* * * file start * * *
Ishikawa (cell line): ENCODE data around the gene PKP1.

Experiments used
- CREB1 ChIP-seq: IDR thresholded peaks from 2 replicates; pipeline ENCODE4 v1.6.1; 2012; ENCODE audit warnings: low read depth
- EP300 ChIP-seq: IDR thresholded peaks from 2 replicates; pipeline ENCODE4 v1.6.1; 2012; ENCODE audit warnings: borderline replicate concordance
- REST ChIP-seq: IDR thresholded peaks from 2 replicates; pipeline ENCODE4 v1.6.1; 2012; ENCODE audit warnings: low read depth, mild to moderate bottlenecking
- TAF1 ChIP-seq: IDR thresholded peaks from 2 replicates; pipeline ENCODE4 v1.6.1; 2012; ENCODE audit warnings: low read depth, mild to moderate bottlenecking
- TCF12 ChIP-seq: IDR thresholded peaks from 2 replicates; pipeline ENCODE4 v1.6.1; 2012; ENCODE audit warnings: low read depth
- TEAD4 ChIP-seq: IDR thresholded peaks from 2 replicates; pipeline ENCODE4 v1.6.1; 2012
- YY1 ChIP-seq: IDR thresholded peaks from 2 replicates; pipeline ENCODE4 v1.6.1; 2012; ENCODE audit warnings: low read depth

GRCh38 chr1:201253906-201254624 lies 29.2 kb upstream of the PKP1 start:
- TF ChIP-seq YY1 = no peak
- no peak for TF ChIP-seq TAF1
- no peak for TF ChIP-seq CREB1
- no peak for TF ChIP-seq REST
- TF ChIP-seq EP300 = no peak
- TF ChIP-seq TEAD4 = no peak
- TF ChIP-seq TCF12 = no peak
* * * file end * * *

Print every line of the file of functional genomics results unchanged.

Ishikawa (cell line): ENCODE data around the gene PKP1.

Experiments used
- CREB1 ChIP-seq: IDR thresholded peaks from 2 replicates; pipeline ENCODE4 v1.6.1; 2012; ENCODE audit warnings: low read depth
- EP300 ChIP-seq: IDR thresholded peaks from 2 replicates; pipeline ENCODE4 v1.6.1; 2012; ENCODE audit warnings: borderline replicate concordance
- REST ChIP-seq: IDR thresholded peaks from 2 replicates; pipeline ENCODE4 v1.6.1; 2012; ENCODE audit warnings: low read depth, mild to moderate bottlenecking
- TAF1 ChIP-seq: IDR thresholded peaks from 2 replicates; pipeline ENCODE4 v1.6.1; 2012; ENCODE audit warnings: low read depth, mild to moderate bottlenecking
- TCF12 ChIP-seq: IDR thresholded peaks from 2 replicates; pipeline ENCODE4 v1.6.1; 2012; ENCODE audit warnings: low read depth
- TEAD4 ChIP-seq: IDR thresholded peaks from 2 replicates; pipeline ENCODE4 v1.6.1; 2012
- YY1 ChIP-seq: IDR thresholded peaks from 2 replicates; pipeline ENCODE4 v1.6.1; 2012; ENCODE audit warnings: low read depth

GRCh38 chr1:201253906-201254624 lies 29.2 kb upstream of the PKP1 start:
- TF ChIP-seq YY1 = no peak
- no peak for TF ChIP-seq TAF1
- no peak for TF ChIP-seq CREB1
- no peak for TF ChIP-seq REST
- TF ChIP-seq EP300 = no peak
- TF ChIP-seq TEAD4 = no peak
- TF ChIP-seq TCF12 = no peak